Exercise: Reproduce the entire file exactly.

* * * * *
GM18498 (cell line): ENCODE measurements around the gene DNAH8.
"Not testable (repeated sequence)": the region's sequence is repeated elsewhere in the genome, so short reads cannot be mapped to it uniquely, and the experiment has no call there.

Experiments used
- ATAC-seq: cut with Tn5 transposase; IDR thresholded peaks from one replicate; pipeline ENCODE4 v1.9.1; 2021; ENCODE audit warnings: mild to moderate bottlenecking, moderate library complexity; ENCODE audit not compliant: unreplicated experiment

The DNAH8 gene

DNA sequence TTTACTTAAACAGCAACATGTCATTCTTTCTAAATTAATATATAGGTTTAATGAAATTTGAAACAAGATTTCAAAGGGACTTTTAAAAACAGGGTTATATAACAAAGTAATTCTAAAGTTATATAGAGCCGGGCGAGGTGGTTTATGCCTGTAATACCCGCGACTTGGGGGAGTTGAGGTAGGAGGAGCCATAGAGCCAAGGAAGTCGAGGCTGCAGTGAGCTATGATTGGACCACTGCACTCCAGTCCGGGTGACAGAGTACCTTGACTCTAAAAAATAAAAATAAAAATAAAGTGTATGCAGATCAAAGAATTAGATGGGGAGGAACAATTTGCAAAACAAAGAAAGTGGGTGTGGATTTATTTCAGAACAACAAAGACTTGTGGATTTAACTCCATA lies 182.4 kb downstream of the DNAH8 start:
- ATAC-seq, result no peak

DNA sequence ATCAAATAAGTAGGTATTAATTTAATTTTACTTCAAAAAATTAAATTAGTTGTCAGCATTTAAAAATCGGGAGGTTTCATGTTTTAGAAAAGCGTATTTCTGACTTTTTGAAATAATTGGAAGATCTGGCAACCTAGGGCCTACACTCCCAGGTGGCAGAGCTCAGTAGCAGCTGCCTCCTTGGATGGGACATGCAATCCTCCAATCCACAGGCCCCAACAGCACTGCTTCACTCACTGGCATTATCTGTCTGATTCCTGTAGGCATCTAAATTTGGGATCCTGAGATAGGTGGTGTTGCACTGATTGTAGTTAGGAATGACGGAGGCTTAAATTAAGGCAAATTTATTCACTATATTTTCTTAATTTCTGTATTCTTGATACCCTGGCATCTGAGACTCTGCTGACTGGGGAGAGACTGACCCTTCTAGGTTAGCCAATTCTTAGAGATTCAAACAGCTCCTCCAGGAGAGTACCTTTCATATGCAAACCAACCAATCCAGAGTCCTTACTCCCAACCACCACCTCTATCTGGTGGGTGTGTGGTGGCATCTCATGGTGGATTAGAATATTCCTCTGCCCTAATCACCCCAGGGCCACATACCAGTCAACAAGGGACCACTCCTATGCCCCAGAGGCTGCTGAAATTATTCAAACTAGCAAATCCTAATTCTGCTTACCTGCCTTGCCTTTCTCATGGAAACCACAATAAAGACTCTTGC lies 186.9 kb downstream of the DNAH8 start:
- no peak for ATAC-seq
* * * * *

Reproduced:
GM18498 (cell line): ENCODE measurements around the gene DNAH8.
"Not testable (repeated sequence)": the region's sequence is repeated elsewhere in the genome, so short reads cannot be mapped to it uniquely, and the experiment has no call there.

Experiments used
- ATAC-seq: cut with Tn5 transposase; IDR thresholded peaks from one replicate; pipeline ENCODE4 v1.9.1; 2021; ENCODE audit warnings: mild to moderate bottlenecking, moderate library complexity; ENCODE audit not compliant: unreplicated experiment

The DNAH8 gene

DNA sequence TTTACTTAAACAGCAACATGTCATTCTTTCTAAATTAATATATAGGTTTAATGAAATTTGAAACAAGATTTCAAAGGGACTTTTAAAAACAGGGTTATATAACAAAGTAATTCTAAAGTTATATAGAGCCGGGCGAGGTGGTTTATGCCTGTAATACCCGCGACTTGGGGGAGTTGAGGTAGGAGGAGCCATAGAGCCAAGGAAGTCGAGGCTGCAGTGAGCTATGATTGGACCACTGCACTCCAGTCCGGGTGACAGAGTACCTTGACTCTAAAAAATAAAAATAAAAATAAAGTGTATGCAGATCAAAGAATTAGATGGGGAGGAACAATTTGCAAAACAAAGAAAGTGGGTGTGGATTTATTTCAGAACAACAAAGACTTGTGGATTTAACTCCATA lies 182.4 kb downstream of the DNAH8 start:
- ATAC-seq, result no peak

DNA sequence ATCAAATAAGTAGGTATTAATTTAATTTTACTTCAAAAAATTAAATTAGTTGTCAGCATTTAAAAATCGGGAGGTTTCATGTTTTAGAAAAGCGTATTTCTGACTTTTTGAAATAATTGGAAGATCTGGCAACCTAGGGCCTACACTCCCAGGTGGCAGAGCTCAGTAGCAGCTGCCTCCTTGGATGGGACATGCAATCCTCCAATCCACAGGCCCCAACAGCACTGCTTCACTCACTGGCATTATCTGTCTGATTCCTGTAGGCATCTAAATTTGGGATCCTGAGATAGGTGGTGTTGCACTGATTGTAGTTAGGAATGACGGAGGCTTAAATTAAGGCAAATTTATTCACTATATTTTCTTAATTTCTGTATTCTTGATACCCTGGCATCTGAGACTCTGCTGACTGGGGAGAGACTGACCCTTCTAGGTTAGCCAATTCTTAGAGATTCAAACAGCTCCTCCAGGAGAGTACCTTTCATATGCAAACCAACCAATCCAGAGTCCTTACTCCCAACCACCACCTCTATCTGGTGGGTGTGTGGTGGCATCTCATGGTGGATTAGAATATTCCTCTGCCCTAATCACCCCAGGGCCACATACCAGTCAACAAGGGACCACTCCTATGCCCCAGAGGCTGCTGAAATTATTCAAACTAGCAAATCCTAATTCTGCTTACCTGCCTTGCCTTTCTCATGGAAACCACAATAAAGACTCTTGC lies 186.9 kb downstream of the DNAH8 start:
- no peak for ATAC-seq